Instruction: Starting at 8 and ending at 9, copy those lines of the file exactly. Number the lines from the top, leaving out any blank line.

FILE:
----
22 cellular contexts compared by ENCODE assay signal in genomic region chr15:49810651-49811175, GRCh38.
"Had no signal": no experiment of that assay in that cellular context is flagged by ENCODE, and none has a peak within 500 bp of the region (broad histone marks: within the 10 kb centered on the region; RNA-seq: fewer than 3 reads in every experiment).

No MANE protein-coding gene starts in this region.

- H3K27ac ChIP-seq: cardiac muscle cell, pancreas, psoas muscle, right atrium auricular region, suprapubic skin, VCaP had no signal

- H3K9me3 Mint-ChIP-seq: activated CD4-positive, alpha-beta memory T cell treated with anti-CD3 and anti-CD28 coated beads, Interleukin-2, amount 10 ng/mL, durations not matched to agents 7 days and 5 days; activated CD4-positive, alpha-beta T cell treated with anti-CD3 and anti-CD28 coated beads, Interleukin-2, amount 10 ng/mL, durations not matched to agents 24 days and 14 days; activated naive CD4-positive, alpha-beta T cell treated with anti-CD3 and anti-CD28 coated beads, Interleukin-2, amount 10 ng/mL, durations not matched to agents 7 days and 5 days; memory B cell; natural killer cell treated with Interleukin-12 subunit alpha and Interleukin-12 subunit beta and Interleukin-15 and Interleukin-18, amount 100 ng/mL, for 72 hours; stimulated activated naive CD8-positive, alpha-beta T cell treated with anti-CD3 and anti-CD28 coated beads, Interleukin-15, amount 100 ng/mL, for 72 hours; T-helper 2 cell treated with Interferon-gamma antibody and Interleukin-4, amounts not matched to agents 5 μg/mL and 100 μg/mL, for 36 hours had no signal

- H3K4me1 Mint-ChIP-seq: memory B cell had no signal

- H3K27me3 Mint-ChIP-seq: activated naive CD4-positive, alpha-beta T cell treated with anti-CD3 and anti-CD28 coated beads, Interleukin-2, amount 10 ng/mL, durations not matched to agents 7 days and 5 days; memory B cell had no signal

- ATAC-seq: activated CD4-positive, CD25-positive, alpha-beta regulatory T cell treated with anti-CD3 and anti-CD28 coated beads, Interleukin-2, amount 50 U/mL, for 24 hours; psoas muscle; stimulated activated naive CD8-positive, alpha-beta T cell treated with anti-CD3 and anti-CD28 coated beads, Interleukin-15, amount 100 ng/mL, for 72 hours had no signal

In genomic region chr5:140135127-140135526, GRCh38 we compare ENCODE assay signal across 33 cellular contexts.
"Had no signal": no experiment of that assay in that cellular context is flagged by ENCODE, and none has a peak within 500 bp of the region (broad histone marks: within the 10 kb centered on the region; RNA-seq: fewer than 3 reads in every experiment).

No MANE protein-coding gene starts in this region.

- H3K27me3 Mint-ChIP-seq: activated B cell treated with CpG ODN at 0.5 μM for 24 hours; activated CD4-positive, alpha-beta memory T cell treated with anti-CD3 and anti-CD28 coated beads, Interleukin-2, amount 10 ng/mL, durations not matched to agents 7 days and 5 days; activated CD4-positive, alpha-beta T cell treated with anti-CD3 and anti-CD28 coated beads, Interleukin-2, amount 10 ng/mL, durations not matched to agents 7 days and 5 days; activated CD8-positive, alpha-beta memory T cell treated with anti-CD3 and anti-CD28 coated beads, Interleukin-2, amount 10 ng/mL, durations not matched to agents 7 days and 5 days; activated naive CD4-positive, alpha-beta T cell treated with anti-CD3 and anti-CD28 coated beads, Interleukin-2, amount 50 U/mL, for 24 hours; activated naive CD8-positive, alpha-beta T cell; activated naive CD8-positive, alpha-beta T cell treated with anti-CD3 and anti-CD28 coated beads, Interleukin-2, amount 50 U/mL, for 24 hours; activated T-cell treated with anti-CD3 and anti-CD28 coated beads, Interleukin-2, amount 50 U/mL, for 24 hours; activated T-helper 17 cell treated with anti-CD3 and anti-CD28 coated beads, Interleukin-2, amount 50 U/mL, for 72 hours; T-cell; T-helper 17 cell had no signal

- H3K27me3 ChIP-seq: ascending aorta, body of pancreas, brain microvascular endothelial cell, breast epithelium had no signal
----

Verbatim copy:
- ATAC-seq: activated CD4-positive, CD25-positive, alpha-beta regulatory T cell treated with anti-CD3 and anti-CD28 coated beads, Interleukin-2, amount 50 U/mL, for 24 hours; psoas muscle; stimulated activated naive CD8-positive, alpha-beta T cell treated with anti-CD3 and anti-CD28 coated beads, Interleukin-15, amount 100 ng/mL, for 72 hours had no signal

In genomic region chr5:140135127-140135526, GRCh38 we compare ENCODE assay signal across 33 cellular contexts.